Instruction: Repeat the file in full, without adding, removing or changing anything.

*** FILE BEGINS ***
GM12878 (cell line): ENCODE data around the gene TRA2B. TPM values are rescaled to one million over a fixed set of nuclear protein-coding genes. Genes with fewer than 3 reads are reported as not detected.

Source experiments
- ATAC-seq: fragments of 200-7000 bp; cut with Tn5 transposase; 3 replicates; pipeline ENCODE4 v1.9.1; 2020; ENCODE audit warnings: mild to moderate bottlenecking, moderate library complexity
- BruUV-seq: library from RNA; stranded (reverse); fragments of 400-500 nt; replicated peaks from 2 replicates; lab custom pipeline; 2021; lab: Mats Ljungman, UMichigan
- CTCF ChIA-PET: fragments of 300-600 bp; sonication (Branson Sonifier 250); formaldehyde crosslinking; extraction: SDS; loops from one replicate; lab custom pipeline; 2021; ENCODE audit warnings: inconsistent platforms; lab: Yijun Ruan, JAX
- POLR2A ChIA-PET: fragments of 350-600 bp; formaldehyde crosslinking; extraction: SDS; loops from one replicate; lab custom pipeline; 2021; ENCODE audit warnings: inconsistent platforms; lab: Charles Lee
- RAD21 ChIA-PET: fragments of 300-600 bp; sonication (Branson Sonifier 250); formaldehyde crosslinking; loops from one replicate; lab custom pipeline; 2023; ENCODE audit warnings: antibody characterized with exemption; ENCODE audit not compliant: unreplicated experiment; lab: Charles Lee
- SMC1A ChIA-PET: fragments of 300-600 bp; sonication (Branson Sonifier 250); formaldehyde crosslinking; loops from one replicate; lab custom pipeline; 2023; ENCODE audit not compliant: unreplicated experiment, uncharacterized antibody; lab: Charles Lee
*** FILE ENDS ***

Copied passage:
GM12878 (cell line): ENCODE data around the gene TRA2B. TPM values are rescaled to one million over a fixed set of nuclear protein-coding genes. Genes with fewer than 3 reads are reported as not detected.

Source experiments
- ATAC-seq: fragments of 200-7000 bp; cut with Tn5 transposase; 3 replicates; pipeline ENCODE4 v1.9.1; 2020; ENCODE audit warnings: mild to moderate bottlenecking, moderate library complexity
- BruUV-seq: library from RNA; stranded (reverse); fragments of 400-500 nt; replicated peaks from 2 replicates; lab custom pipeline; 2021; lab: Mats Ljungman, UMichigan
- CTCF ChIA-PET: fragments of 300-600 bp; sonication (Branson Sonifier 250); formaldehyde crosslinking; extraction: SDS; loops from one replicate; lab custom pipeline; 2021; ENCODE audit warnings: inconsistent platforms; lab: Yijun Ruan, JAX
- POLR2A ChIA-PET: fragments of 350-600 bp; formaldehyde crosslinking; extraction: SDS; loops from one replicate; lab custom pipeline; 2021; ENCODE audit warnings: inconsistent platforms; lab: Charles Lee
- RAD21 ChIA-PET: fragments of 300-600 bp; sonication (Branson Sonifier 250); formaldehyde crosslinking; loops from one replicate; lab custom pipeline; 2023; ENCODE audit warnings: antibody characterized with exemption; ENCODE audit not compliant: unreplicated experiment; lab: Charles Lee
- SMC1A ChIA-PET: fragments of 300-600 bp; sonication (Branson Sonifier 250); formaldehyde crosslinking; loops from one replicate; lab custom pipeline; 2023; ENCODE audit not compliant: unreplicated experiment, uncharacterized antibody; lab: Charles Lee